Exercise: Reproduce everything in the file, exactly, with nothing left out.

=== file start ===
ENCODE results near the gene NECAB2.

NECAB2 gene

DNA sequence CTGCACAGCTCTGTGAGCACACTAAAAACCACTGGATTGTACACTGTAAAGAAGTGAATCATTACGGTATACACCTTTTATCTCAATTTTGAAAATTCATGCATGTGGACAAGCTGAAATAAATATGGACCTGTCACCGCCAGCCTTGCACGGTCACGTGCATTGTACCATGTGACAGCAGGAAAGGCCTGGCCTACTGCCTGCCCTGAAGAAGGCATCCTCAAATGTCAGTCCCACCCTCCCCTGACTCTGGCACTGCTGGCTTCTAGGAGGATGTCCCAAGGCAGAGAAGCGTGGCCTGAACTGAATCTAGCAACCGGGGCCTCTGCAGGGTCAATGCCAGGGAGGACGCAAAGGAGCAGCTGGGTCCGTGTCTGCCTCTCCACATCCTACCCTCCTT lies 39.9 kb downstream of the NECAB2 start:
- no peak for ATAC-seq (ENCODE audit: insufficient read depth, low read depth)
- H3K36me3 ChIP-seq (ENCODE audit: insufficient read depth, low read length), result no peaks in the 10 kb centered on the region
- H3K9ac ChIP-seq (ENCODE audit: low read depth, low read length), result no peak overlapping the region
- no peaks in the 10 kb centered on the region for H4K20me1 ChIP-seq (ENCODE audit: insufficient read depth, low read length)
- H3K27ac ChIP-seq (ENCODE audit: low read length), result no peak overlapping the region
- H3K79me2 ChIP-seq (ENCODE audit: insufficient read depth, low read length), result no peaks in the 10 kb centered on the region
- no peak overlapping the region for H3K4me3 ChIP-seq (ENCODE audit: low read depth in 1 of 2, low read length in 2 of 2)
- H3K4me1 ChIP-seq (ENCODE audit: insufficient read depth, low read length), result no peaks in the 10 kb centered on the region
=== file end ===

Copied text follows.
ENCODE results near the gene NECAB2.

NECAB2 gene

DNA sequence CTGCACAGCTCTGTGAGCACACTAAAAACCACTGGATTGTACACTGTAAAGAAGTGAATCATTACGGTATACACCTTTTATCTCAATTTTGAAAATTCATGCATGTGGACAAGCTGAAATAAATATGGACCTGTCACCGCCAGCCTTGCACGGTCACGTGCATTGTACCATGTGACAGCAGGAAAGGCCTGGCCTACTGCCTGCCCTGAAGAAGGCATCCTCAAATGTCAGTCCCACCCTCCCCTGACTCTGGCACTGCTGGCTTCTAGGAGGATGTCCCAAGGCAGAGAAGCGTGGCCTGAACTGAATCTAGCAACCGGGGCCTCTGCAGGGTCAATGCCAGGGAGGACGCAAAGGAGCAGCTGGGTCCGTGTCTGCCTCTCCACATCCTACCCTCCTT lies 39.9 kb downstream of the NECAB2 start:
- no peak for ATAC-seq (ENCODE audit: insufficient read depth, low read depth)
- H3K36me3 ChIP-seq (ENCODE audit: insufficient read depth, low read length), result no peaks in the 10 kb centered on the region
- H3K9ac ChIP-seq (ENCODE audit: low read depth, low read length), result no peak overlapping the region
- no peaks in the 10 kb centered on the region for H4K20me1 ChIP-seq (ENCODE audit: insufficient read depth, low read length)
- H3K27ac ChIP-seq (ENCODE audit: low read length), result no peak overlapping the region
- H3K79me2 ChIP-seq (ENCODE audit: insufficient read depth, low read length), result no peaks in the 10 kb centered on the region
- no peak overlapping the region for H3K4me3 ChIP-seq (ENCODE audit: low read depth in 1 of 2, low read length in 2 of 2)
- H3K4me1 ChIP-seq (ENCODE audit: insufficient read depth, low read length), result no peaks in the 10 kb centered on the region